It is a cross to bear and it is not comfortable. Jesus never said it would be:
Then Jesus went to work on his disciples. “Anyone who intends to come with me has to let me lead. You’re not in the driver’s seat; I am. Don’t run from suffering; embrace it. Follow me and I’ll show you how. Self-help is no help at all. Self-sacrifice is the way, my way, to finding yourself, your true self. What kind of deal is it to get everything you want but lose yourself? What could you ever trade your soul for?”Matthew 16:24-26
It’s decision time.
God spoke to me last week about several things, but one thing he said is: “It’s decision time. A line has been drawn. I’m asking: ‘Who’s side are you on? Are you wheat or tare? A goat or sheep? Are you for the Kingdom of God, the kingdom of darkness, or kingdoms of this world?’” This has been a season of choice, a season of repentance. God has been speaking to the house of God about where we have been unfaithful and out of order, where our love for idols has replaced our love for him and people. He is asking all of us: “What is occupying the throne of your heart?”
Knowing the correct password – saying “Master, Master,” for instance – isn’t going to get you anywhere with me. What is required is serious obedience – doing what my Father wills. I can see it now – at the Final Judgment thousands strutting up to me and saying, “Master, we preached the Message, we bashed the demons, our God-sponsored projects had everyone talking.” And do you know what I am going to say? “You missed the boat. All you did was use me to make yourselves important. You don’t impress me one bit. You’re out of here.”Matthew 7: 21-23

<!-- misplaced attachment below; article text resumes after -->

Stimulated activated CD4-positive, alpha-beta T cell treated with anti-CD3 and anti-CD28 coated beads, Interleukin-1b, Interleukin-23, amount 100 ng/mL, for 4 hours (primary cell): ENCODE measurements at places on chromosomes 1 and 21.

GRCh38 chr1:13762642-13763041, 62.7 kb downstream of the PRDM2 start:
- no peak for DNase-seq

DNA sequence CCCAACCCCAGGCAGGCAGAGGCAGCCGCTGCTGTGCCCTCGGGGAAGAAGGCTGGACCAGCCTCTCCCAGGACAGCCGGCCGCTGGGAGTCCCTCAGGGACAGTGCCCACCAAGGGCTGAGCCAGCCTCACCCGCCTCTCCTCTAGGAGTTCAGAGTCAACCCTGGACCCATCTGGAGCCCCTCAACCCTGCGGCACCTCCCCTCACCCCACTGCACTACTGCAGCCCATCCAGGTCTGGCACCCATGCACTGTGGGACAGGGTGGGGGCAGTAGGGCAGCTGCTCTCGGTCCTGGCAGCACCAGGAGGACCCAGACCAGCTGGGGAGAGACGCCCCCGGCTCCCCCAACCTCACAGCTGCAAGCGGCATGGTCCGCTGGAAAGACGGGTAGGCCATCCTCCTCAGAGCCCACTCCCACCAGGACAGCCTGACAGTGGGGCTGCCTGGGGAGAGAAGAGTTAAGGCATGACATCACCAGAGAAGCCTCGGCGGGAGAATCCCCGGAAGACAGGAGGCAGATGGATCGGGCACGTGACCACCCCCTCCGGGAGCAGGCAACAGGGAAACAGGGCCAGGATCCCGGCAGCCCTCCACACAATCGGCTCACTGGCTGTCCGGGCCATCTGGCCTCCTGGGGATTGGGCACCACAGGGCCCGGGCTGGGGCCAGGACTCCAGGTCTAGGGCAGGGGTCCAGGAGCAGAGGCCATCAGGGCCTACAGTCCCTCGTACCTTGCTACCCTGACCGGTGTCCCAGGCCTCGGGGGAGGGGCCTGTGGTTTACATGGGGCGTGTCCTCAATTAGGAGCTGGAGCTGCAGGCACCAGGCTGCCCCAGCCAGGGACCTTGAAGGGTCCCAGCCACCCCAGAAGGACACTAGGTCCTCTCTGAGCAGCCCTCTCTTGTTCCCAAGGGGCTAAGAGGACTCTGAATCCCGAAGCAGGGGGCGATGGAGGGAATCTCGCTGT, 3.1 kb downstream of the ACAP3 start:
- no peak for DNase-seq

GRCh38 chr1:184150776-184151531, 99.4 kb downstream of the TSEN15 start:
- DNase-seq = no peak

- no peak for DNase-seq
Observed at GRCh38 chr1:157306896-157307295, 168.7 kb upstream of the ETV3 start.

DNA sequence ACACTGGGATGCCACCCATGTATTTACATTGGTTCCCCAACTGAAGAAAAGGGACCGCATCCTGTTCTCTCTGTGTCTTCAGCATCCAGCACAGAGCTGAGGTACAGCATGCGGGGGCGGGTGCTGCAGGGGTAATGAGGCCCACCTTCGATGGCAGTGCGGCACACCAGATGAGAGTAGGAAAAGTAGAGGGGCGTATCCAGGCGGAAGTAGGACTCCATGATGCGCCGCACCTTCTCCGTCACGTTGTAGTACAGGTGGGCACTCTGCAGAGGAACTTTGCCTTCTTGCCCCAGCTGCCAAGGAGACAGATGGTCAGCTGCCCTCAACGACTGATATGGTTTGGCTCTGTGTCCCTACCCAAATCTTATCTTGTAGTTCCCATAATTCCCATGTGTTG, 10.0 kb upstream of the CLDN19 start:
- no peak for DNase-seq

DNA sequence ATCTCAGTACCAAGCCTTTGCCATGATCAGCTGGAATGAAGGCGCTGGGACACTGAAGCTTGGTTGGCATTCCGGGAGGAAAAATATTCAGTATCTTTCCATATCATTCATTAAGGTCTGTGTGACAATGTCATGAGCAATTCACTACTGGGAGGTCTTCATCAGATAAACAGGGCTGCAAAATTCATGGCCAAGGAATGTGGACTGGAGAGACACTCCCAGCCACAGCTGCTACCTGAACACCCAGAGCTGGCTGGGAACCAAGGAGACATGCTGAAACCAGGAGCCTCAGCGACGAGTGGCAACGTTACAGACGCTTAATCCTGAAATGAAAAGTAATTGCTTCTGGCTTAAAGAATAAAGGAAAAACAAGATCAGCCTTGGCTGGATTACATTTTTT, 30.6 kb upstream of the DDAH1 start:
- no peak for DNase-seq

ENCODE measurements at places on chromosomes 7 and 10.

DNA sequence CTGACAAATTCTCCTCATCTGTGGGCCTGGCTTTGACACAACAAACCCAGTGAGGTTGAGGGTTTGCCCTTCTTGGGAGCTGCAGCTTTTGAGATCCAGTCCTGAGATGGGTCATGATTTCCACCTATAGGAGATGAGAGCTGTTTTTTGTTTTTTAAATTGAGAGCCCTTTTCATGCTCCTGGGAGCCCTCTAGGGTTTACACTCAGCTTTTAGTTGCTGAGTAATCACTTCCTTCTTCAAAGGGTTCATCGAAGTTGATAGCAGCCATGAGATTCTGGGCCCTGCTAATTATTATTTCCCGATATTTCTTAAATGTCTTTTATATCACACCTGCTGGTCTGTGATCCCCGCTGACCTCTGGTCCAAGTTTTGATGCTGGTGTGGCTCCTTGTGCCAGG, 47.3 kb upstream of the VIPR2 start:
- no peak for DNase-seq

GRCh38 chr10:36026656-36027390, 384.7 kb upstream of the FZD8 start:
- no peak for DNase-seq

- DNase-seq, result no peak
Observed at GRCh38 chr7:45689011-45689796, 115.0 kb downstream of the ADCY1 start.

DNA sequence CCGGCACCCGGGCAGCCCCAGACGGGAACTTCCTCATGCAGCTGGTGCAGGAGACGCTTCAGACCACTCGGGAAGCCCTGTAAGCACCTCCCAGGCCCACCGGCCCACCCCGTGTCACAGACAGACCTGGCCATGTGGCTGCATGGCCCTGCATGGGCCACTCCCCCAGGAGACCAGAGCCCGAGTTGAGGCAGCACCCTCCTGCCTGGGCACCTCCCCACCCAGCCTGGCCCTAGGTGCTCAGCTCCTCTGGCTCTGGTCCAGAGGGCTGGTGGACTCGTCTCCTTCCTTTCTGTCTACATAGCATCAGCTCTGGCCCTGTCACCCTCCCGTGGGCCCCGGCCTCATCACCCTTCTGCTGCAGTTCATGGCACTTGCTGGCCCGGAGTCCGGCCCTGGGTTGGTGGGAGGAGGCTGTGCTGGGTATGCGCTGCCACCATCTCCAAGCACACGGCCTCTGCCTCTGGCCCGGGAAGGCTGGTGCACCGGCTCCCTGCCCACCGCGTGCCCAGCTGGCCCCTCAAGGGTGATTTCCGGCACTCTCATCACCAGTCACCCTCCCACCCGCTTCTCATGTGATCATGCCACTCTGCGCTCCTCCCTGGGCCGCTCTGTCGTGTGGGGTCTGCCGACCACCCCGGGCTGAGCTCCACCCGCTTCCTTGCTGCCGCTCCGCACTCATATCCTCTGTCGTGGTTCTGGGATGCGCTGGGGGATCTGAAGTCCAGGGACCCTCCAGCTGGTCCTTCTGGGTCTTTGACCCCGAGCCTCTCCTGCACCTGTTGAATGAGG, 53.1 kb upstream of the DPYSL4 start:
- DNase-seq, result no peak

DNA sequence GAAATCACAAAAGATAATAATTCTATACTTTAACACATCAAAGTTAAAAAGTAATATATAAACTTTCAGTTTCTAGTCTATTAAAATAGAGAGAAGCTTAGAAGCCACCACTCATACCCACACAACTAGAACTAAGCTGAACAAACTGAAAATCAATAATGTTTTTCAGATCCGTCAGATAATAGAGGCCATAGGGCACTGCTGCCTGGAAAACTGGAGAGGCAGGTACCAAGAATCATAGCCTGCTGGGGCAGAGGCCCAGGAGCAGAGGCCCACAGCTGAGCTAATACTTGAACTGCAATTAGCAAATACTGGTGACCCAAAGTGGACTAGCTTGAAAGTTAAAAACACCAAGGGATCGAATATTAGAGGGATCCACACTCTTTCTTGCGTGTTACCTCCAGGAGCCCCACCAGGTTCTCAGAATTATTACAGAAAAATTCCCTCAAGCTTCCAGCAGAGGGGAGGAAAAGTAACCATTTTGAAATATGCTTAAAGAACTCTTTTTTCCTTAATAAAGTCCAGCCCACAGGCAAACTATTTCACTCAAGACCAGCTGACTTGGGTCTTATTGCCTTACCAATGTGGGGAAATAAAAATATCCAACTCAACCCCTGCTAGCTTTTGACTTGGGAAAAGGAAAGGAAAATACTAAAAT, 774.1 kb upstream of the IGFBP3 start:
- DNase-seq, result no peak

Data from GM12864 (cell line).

We will be known by our fruits. The fruit will be in the work. The work flows from the heart. We will also be known as a church by our unity.
In John 17, Jesus prays fervently for all believers. It is one of the most impassioned passages of scripture, and when I read it, I am moved to my core by thought that thousands of years ago, Jesus prayed for me. Just as the Father sent Jesus into the world, he has sent us, his church, into the world as a tangible witness of him through our unity:
My prayer is not for them alone. I pray also for those who will believe in me through their message, that all of them may be one, Father, just as you are in me and I am in you. May they also be in us so that the world may believe that you have sent me. I have given them the glory that you gave me, that they may be as one as we are one-I in them and you in me-so that they may be brought to complete unity. Then the world will know that you sent me and have loved them even as you have loved me.John 17:20-23
A house divided cannot stand.
You know when your daddy or your mama said, “Okay now, here we are again. You have one more time to do what I say!”? Well, throughout the history of this country, and the world, we have had many “You’ve got one more time”s. What we are experiencing is a gut and heart check to call certain things to our attention and into personal and spiritual accountability. It is preparation for the move of God that is to come. Before revival comes repentance. The world is ripe and ready. Have hope and faith! The decision to speak and act in your sphere of influence, no matter how big or small, in order to turn the tide on the old and bring life to the new, cannot be underestimated. Let it be today, as Jesus taught his disciples to pray: “Your kingdom come. Your will be done, on earth as it is in heaven.” (Matthew 6:10)
Church, God has already shown us what to do: Act justly, love mercy and walk humbly with him (Micah 6:8). A pebble thrown in the water creates ripple effects. Choose the pebble of love, peace and justice. It’s decision time.